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In the fall of 1999, USA Today and the Newseum, an Arlington, Va., museum devoted to the history of news gathering, announced the results of a year long poll in which 36,000 newspaper readers and a substantial number of journalists were asked to select the 100 most important news stories of the 20th century. The atomic bombing of Japan led the public list, followed by the attack on Pearl Harbor, the landing on the moon and the invention of the airplane.

The journalists chose precisely the same top four stories, although they rated the moon landing above the attack on Pearl Harbor. The results of the poll did not surprise the professional historians who were consulted by the newspaper. Professor Douglas Brinkley of the University of New Orleans agreed that Hiroshima was the “correct choice” for the top story, while Arthur M. Schlesinger, Jr. countered that the moon walk is what people will remember in 500 years. Almost no one seems to have noted the fact that the top three stories could not have occurred without the invention of the airplane.

Wilbur (1867-1912) and Orville Wright (1871-1948), printers and bicycle builders from Dayton, Ohio, took their first serious step toward the invention of the airplane in 1899. They were superb, self-trained engineers who developed an extraordinarily successful research strategy that enabled them to overcome one set of challenging problems after another, the full extent of which previous experimenters had not even suspected.

The Wright brothers moved toward the development of a practical flying machine through an evolutionary chain of seven experimental aircraft: one kite (1899), three gliders (1900, 1901, 1902) and three powered airplanes (1903, 1904, 1905). Each of these aircraft was a distillation of the lessons learned and the experience gained from its predecessors. It was not all smooth sailing; frustration and disappointment were as much a part of the process as the euphoria of discovery. In the fall of 1901, puzzled by the failure of their earliest gliders to match calculated performance, the brothers built their own wind tunnel and designed a pair of brilliantly conceived balances that produced the precise bits of data required to achieve the final success.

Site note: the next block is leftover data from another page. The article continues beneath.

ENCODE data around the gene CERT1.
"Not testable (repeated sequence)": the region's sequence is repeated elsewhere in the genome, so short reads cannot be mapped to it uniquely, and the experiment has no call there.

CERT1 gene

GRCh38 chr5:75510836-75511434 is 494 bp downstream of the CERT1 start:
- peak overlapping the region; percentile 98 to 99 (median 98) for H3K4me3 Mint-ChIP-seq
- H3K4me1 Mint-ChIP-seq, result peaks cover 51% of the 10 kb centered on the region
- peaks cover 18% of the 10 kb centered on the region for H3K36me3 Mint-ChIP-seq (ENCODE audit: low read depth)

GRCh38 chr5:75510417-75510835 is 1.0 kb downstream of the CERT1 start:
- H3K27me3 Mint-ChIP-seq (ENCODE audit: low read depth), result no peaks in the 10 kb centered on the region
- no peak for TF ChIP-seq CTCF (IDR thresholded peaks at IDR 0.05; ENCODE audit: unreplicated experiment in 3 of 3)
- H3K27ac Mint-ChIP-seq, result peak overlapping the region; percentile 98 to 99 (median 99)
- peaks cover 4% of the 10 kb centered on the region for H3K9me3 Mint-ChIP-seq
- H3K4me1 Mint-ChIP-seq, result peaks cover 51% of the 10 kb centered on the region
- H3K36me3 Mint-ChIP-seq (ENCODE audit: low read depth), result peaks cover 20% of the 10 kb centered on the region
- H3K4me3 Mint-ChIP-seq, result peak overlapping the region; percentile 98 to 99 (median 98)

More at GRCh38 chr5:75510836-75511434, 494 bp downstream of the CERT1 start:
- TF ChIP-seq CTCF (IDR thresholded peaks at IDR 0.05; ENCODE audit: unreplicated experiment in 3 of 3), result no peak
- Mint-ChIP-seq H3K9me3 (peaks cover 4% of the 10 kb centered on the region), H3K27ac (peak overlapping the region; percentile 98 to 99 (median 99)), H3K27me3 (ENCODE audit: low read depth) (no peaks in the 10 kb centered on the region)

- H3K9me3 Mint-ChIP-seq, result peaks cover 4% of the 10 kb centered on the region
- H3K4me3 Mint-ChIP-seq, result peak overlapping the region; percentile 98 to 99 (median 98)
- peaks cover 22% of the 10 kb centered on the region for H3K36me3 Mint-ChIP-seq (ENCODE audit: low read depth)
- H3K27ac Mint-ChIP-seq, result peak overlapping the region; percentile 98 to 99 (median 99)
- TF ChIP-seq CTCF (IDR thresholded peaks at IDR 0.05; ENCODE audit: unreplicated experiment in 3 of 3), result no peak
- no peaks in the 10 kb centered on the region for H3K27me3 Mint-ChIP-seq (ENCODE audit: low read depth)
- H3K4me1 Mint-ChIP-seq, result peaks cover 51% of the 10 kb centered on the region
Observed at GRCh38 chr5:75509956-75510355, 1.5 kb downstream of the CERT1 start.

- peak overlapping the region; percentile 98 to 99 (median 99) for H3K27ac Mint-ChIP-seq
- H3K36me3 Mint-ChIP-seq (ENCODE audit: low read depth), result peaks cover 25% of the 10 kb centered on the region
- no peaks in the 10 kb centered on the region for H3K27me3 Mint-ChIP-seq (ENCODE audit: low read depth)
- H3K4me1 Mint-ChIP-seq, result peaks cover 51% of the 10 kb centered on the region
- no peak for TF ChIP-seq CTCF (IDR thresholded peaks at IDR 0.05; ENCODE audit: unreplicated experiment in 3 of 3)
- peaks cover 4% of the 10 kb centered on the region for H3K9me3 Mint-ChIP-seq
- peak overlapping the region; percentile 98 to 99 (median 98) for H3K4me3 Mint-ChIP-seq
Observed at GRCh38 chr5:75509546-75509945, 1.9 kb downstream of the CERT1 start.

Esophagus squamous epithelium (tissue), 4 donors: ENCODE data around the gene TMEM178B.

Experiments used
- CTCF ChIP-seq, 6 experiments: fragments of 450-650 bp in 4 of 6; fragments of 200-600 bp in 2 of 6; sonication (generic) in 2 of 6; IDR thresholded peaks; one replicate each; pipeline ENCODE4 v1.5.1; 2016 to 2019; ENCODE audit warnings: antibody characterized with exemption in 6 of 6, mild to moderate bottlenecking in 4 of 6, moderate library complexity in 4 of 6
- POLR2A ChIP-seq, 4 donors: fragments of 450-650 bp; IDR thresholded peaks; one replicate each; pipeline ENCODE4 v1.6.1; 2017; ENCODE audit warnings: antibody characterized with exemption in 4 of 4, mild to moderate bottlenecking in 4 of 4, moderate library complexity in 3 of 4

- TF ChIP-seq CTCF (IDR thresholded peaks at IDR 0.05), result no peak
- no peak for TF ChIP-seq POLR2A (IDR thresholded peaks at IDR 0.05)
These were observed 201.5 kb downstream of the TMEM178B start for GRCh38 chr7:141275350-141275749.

The brothers made the first four sustained, powered flights under the control of the pilot near Kitty Hawk, N.C., on the morning of December 17, 1903. Over the next two years they continued their work in a pasture near Dayton, Ohio. By the fall of 1905, they had achieved their goal of constructing a practical flying machine capable of remaining in the air for extended periods of time and operating under the full control of the pilot. The air age had begun. Unwilling to unveil their technology without the protection of a patent and a contract for the sale of airplanes, the Wright brothers did not make public flights until 1908, at which point they emerged as the first great international heroes of the century.

The invention of the airplane was a fundamental turning point in history. It redefined the way in which the U.S. fought its wars, revolutionized travel and commerce, fueled the process of technological change, and helped to shape a world in which the very survival of a nation would depend on its scientific and technical prowess. Beyond all of that, flight remains one of the most stunning and magnificent human achievements. For millennia, the notion of taking to the sky was regarded as the very definition of the impossible. “If God had intended for human beings to fly,” it was said, “he would have given us wings.” Instead, we built wings for ourselves, and forever expanded our vision of the possible. The centennial of that event is surely worth commemorating.